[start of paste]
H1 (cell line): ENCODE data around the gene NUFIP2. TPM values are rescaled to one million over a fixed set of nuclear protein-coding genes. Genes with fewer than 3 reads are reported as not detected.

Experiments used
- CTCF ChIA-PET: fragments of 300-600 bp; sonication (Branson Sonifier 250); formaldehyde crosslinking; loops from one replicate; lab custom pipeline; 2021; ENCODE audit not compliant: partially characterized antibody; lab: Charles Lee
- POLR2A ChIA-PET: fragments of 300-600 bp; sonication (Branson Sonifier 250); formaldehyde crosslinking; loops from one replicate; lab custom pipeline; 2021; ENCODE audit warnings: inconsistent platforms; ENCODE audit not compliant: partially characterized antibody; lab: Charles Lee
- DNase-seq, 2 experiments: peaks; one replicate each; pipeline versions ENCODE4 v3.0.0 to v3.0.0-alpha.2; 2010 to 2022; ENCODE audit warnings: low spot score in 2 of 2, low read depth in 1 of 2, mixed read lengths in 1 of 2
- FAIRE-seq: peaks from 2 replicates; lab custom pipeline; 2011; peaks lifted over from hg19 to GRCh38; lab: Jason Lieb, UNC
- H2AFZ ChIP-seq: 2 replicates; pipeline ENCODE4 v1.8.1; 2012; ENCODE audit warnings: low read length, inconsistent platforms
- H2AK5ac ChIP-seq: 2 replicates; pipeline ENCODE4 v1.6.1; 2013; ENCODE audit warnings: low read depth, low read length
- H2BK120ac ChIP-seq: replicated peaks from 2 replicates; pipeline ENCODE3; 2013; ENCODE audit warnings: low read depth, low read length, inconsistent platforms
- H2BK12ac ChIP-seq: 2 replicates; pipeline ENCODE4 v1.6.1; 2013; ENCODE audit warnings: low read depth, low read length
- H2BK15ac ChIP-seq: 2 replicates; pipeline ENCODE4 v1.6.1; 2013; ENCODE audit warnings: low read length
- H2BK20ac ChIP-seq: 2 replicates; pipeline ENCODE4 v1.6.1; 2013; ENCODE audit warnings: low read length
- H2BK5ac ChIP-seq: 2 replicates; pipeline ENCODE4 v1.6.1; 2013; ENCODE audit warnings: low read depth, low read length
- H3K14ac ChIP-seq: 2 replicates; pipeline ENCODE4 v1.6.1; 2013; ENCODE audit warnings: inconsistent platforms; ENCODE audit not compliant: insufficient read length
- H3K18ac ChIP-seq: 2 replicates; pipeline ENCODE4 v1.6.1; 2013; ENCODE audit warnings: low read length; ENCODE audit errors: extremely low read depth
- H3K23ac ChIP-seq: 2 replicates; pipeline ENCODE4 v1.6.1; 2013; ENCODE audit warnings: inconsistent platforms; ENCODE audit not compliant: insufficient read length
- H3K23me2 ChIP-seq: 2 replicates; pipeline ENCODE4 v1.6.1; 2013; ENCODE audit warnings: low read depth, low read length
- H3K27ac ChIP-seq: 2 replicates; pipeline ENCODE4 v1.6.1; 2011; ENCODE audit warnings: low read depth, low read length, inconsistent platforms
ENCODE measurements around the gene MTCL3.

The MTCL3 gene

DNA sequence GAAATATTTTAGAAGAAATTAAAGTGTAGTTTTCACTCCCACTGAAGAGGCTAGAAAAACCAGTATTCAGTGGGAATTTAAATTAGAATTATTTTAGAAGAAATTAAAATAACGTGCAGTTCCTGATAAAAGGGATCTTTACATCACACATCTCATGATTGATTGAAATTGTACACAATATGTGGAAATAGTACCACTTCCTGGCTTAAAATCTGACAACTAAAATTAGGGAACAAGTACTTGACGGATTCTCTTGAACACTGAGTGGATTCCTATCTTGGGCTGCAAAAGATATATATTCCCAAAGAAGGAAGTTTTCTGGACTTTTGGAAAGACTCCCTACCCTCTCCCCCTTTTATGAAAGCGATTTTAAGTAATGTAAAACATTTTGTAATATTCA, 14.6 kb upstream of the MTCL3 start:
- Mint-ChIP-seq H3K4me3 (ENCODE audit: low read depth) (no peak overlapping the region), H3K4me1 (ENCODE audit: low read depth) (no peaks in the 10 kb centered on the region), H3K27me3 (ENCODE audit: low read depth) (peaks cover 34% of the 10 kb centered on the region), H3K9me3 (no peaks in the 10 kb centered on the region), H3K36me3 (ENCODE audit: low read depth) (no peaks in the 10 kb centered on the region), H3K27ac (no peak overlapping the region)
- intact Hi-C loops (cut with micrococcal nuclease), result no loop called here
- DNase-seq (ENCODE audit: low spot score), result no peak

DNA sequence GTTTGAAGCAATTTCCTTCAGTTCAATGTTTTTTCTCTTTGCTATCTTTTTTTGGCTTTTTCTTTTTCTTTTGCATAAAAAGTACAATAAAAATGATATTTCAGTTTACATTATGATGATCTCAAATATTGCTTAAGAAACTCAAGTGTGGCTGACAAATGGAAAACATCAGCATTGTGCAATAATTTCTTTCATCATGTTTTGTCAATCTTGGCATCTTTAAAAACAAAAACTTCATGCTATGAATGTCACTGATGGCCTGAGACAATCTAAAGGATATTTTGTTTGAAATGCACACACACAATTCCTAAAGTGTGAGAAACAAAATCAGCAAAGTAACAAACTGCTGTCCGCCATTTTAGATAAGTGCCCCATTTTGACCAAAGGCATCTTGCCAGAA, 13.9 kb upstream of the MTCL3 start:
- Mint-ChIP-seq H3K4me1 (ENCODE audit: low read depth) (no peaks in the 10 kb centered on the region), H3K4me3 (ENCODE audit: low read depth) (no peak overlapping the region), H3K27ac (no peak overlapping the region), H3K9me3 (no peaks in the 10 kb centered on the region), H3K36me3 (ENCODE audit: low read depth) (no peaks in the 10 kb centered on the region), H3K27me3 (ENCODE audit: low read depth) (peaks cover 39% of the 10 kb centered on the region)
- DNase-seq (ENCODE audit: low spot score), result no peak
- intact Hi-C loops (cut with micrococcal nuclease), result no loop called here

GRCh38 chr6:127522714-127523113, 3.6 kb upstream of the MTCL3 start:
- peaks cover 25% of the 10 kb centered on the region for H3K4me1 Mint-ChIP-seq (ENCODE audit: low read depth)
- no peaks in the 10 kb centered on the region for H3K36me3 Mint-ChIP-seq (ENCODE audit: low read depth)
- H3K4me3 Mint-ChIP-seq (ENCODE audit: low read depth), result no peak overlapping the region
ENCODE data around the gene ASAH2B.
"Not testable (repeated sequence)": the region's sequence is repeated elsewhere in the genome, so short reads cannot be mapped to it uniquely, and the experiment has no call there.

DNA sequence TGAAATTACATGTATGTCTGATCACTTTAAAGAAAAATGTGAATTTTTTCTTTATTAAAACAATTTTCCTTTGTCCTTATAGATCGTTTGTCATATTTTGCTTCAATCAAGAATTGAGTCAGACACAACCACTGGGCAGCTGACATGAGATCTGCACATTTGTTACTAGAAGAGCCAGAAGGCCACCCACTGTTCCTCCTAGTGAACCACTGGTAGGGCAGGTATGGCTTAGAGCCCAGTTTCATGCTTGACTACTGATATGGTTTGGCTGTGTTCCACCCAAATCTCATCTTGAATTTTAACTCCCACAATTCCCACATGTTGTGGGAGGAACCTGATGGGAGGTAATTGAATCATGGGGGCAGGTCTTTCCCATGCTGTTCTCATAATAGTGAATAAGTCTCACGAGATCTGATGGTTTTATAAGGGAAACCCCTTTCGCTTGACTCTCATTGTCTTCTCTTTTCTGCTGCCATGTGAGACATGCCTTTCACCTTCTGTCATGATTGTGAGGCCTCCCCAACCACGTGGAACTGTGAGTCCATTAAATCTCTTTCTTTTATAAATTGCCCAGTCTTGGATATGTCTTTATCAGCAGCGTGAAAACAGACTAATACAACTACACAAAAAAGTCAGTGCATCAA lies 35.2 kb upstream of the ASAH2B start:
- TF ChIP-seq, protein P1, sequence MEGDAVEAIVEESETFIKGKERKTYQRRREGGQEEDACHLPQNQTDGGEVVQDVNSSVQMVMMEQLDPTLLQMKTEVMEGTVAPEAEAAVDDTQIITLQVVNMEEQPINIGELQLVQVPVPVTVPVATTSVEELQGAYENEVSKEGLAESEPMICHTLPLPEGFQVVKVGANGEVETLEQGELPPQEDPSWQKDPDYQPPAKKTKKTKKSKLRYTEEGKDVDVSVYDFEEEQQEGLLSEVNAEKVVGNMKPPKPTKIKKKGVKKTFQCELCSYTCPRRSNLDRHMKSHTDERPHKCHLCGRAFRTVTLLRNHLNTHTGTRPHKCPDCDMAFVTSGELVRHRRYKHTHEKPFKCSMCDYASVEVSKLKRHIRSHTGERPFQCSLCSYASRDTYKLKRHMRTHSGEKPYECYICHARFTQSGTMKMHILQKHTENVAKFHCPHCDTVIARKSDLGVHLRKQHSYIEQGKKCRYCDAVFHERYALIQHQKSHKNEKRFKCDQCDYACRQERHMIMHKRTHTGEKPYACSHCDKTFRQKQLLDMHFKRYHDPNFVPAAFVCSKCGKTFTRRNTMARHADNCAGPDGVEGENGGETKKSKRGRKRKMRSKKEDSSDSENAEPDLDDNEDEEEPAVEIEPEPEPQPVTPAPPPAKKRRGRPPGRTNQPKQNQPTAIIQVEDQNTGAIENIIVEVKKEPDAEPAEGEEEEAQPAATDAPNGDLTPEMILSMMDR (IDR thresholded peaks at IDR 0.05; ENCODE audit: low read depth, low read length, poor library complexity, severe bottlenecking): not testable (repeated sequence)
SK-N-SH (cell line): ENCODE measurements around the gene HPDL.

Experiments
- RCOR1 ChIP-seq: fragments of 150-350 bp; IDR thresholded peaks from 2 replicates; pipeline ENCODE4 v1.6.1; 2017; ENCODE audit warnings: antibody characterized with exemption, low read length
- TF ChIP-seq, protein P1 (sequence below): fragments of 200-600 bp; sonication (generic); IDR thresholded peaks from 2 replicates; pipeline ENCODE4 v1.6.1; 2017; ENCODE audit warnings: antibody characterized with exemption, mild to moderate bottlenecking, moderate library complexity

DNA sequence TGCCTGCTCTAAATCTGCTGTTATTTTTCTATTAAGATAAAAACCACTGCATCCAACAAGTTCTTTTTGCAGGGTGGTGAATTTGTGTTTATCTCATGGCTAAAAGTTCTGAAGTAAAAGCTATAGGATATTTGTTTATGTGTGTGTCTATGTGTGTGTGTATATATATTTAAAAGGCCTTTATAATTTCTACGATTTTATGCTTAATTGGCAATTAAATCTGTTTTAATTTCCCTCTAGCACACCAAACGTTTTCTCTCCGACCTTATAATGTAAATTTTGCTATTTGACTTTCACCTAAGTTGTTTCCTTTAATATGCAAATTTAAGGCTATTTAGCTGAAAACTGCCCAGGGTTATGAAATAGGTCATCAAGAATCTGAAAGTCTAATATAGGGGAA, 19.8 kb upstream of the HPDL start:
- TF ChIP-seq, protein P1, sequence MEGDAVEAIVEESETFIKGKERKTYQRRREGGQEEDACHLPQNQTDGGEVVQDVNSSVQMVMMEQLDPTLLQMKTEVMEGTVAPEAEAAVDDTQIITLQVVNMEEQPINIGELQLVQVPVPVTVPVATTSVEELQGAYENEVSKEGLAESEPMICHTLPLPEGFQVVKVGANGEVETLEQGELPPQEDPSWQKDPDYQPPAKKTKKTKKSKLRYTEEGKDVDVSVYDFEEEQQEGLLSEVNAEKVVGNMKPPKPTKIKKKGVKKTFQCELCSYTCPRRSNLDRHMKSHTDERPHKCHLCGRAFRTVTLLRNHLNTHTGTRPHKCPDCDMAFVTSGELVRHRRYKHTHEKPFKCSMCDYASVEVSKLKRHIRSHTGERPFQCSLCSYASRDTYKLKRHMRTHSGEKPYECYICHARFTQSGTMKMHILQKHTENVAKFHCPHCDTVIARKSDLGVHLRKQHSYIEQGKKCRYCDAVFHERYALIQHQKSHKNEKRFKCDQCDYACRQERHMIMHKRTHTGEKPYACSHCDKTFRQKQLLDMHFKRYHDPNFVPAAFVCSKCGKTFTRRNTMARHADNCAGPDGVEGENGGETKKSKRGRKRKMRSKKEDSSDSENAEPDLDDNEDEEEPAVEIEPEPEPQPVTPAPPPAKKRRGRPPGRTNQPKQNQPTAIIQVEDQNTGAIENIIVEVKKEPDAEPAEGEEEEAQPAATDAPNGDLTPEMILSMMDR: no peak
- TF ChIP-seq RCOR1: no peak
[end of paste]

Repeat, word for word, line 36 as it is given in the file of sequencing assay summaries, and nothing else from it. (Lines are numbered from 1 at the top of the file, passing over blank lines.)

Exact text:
- TF ChIP-seq, protein P1, sequence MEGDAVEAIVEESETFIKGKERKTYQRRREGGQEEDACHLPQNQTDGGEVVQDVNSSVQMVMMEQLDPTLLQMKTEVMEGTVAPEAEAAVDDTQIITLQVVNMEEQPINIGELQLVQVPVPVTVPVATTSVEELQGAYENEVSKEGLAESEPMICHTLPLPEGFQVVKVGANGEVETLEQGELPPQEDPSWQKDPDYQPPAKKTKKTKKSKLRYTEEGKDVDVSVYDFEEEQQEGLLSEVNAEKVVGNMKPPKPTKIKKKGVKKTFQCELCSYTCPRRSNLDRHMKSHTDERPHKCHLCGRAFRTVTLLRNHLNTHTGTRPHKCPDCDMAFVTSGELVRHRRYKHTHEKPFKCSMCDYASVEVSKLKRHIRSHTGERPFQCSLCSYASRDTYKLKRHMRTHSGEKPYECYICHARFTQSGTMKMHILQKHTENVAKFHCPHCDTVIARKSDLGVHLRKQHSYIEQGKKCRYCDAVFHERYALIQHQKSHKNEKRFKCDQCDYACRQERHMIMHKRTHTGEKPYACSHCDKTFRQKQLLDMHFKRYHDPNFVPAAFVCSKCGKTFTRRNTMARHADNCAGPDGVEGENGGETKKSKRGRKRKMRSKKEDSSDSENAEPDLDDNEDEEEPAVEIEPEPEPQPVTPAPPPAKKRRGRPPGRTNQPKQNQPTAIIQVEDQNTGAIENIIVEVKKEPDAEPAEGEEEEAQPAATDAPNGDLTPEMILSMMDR (IDR thresholded peaks at IDR 0.05; ENCODE audit: low read depth, low read length, poor library complexity, severe bottlenecking): not testable (repeated sequence)